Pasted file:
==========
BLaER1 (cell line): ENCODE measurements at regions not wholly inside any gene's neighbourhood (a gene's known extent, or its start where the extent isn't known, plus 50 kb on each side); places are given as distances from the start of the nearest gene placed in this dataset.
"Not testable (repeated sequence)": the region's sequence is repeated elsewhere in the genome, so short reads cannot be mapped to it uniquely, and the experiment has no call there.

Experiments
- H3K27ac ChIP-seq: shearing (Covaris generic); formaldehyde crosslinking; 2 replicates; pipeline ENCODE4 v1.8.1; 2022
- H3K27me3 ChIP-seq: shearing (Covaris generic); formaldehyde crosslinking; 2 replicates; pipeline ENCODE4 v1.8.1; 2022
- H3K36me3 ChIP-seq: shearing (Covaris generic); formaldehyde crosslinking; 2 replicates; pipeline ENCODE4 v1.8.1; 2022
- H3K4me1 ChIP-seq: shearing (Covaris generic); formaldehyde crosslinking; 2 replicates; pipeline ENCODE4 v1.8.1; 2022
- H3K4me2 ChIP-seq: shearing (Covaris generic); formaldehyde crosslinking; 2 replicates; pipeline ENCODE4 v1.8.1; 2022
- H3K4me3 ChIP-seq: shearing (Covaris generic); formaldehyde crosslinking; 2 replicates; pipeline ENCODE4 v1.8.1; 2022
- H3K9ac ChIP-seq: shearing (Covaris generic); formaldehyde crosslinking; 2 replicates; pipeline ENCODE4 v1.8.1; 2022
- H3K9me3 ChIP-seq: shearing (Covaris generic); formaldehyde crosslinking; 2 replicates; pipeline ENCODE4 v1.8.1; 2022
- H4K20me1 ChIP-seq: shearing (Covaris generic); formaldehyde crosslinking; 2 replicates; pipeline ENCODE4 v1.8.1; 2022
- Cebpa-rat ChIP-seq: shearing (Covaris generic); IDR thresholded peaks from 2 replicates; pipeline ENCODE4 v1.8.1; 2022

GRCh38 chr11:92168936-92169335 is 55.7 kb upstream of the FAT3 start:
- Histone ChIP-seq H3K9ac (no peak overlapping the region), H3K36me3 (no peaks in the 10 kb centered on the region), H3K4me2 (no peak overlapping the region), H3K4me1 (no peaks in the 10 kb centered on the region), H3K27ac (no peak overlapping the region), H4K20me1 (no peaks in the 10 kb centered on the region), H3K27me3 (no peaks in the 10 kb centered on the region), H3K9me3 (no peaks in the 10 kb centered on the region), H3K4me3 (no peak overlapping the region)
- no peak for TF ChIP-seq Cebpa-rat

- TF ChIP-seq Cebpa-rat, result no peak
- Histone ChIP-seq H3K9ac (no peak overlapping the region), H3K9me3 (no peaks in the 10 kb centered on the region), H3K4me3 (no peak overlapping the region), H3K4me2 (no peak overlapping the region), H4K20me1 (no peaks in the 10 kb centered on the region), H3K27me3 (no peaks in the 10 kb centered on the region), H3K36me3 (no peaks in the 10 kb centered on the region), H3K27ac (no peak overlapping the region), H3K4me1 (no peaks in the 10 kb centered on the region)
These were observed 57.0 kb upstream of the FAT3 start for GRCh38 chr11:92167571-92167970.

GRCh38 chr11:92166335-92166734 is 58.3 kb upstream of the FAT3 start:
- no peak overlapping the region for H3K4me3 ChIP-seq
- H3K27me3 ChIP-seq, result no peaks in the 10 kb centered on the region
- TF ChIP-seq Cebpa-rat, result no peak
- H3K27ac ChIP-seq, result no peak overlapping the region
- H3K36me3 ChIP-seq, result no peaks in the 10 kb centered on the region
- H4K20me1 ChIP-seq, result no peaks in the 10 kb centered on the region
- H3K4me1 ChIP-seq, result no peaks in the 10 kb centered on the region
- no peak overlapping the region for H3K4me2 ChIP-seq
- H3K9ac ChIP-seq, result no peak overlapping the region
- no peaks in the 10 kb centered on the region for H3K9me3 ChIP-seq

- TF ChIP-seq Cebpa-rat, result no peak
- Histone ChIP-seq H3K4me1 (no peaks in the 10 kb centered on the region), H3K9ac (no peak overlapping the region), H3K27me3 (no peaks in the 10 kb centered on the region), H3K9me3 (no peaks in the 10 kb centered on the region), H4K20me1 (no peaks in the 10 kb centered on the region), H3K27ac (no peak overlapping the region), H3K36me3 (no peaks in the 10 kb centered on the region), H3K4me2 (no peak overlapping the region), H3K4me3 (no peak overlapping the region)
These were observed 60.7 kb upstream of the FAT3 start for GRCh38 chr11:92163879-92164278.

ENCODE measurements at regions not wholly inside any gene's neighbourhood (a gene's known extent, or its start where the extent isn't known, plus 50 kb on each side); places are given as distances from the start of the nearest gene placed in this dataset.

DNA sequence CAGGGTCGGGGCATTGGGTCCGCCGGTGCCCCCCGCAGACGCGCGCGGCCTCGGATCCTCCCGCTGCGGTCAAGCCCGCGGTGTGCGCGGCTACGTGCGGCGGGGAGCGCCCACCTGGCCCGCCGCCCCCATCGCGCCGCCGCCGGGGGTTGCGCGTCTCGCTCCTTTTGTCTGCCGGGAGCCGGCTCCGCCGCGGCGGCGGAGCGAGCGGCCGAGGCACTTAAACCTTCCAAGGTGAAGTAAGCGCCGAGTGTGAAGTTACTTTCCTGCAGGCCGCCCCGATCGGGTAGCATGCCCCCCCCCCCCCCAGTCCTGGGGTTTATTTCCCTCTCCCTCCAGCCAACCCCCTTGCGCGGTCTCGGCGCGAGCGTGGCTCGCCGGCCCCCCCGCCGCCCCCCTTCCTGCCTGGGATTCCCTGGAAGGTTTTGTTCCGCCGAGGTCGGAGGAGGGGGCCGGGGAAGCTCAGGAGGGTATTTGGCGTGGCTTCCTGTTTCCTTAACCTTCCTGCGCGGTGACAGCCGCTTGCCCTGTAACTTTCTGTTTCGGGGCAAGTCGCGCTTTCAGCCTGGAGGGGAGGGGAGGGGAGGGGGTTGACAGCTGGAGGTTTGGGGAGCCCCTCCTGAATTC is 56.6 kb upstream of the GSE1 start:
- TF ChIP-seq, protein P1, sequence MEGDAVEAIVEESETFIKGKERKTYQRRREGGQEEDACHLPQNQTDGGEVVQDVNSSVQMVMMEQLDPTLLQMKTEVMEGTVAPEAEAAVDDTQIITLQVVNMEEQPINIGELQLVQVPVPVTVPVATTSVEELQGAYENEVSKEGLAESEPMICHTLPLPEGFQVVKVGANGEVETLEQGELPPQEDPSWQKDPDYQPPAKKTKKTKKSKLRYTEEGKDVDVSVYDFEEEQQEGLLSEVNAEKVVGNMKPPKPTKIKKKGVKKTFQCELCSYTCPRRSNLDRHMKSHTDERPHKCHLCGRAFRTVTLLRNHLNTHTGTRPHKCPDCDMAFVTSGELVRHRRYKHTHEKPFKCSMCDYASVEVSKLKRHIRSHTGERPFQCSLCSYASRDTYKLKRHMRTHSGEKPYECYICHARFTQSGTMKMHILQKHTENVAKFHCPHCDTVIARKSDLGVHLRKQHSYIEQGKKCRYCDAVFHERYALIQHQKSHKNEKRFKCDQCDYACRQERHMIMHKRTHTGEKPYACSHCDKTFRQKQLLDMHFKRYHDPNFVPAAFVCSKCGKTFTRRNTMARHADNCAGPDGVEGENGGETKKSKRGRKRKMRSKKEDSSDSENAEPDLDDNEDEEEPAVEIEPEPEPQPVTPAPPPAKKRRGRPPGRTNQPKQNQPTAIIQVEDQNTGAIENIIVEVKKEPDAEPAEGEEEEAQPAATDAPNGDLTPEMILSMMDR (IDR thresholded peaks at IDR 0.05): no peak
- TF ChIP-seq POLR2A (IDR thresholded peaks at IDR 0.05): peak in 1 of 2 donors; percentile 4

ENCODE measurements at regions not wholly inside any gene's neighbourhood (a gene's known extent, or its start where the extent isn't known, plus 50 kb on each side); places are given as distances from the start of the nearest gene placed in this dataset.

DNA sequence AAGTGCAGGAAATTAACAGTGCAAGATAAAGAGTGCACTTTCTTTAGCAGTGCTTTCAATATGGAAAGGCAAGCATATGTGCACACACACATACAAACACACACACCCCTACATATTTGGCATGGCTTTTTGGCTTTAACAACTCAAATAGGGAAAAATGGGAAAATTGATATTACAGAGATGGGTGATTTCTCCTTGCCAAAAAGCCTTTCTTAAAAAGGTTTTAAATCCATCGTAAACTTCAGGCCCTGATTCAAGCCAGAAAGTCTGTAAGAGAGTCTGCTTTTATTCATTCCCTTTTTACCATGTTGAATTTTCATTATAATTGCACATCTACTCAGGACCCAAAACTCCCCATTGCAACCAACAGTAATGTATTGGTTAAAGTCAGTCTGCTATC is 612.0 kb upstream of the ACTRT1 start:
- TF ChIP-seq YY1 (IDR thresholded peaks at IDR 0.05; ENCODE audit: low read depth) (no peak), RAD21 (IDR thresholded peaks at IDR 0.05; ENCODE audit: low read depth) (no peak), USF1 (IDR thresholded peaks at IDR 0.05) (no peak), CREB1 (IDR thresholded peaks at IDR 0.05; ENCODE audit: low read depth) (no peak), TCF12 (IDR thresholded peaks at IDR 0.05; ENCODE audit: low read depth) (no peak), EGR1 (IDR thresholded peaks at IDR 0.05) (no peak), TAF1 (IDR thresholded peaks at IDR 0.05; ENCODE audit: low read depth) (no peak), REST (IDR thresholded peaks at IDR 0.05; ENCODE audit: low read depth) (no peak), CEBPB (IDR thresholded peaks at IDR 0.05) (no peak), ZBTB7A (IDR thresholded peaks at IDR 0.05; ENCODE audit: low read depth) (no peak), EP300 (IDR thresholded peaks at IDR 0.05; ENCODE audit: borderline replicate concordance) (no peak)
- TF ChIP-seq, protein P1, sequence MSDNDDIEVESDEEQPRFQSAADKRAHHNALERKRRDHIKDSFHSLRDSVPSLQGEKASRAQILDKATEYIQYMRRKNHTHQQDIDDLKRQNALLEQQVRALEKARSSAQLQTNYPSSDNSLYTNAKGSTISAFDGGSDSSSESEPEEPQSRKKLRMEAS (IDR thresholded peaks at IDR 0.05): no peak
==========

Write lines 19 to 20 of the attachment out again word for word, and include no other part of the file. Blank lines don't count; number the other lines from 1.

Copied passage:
These were observed 57.0 kb upstream of the FAT3 start for GRCh38 chr11:92167571-92167970.

GRCh38 chr11:92166335-92166734 is 58.3 kb upstream of the FAT3 start: